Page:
Experts ‘hang on’ to worst case scenario
The extent of Portugal’s Covid mixed messaging has reached a new level today.
Yesterday, the Council of Ministers extended the country’s situation of alert for another full month. This came as countries like Germany have decided to open up completely from June 1 – not even asking incoming visitors for proof of vaccination against Covid, or even a negative test.
Today, ‘experts’ here insist “it is still too early to tell” if the latest wave of infections (the vast majority of them completely benign) has passed. Yet this is precisely what the government assured yesterday.
Minister for the presidency Mariana Vieira da Silva’s words were that no new restrictions were necessary because “analysis of numbers shows that very probably the peak has already passed”.
So, what is the situation? Remember it was only three days ago that a panel of experts predicted “mortality is only going to get worse”.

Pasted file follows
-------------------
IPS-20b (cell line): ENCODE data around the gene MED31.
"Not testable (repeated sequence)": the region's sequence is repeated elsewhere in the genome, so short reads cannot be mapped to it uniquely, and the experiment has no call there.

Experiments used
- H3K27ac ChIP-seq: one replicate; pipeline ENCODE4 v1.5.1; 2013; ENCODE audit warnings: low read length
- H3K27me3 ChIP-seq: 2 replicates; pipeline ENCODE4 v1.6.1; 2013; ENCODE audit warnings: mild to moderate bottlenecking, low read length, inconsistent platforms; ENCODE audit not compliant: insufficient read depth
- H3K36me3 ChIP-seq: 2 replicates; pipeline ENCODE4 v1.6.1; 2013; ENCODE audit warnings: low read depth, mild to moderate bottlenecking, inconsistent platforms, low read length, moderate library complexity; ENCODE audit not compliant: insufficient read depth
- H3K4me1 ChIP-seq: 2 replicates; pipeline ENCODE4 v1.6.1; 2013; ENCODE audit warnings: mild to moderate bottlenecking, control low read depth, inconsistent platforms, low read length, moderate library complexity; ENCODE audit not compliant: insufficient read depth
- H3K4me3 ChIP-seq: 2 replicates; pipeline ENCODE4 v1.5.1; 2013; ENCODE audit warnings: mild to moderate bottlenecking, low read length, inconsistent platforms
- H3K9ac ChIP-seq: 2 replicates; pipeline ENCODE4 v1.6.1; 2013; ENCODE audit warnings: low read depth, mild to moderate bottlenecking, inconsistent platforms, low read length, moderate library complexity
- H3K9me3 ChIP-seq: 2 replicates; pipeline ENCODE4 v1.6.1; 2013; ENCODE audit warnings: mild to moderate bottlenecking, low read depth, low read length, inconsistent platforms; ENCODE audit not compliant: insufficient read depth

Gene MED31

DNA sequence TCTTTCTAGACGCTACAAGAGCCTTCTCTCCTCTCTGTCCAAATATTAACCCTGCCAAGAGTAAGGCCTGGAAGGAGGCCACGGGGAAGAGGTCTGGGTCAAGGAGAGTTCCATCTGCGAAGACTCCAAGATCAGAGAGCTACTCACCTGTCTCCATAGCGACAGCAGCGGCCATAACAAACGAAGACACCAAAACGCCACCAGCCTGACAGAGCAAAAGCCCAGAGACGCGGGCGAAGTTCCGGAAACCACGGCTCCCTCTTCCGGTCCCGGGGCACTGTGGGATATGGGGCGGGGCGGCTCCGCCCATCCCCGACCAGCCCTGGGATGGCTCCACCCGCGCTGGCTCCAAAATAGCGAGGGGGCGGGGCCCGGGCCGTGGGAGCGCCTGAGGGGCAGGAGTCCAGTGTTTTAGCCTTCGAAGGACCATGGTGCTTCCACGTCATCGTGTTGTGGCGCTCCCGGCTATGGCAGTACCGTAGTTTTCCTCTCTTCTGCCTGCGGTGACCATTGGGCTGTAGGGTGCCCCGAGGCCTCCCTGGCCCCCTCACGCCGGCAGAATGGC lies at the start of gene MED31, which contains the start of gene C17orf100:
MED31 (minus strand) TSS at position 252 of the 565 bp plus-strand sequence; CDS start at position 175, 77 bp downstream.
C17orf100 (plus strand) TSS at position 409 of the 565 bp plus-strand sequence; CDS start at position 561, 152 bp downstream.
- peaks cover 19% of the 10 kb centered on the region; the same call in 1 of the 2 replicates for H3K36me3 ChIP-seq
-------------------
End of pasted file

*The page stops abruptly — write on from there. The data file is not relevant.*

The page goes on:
In this case it really does appear the government has a more realistic handle on the developing picture.
Mathematician Carlos Antunes agrees that the average number of daily deaths (almost exclusively in fully-vaccinated citizens over the ages of 70, if over-80) has reduced for the first time since the start of May; he agrees that mortality is unlikely to increase again BUT he still tells Rádio Renascença that “it is too soon to say the peak has passed”.
What he suggests can be said is that “there is a deceleration, and therefore a staibilisation of the average number of deaths. In average terms we have been for more than a week with between 31 and 33 deaths”, he said.
This needs to be weighed against the average daily death toll in Portugal (for all causes). This is generally between 250-300 people.
In other words, Covid-19 (whether people are dying with it, or because of it – and in many cases at ages that exceed average life expectancy) is still only an extremely low percentage of daily deaths.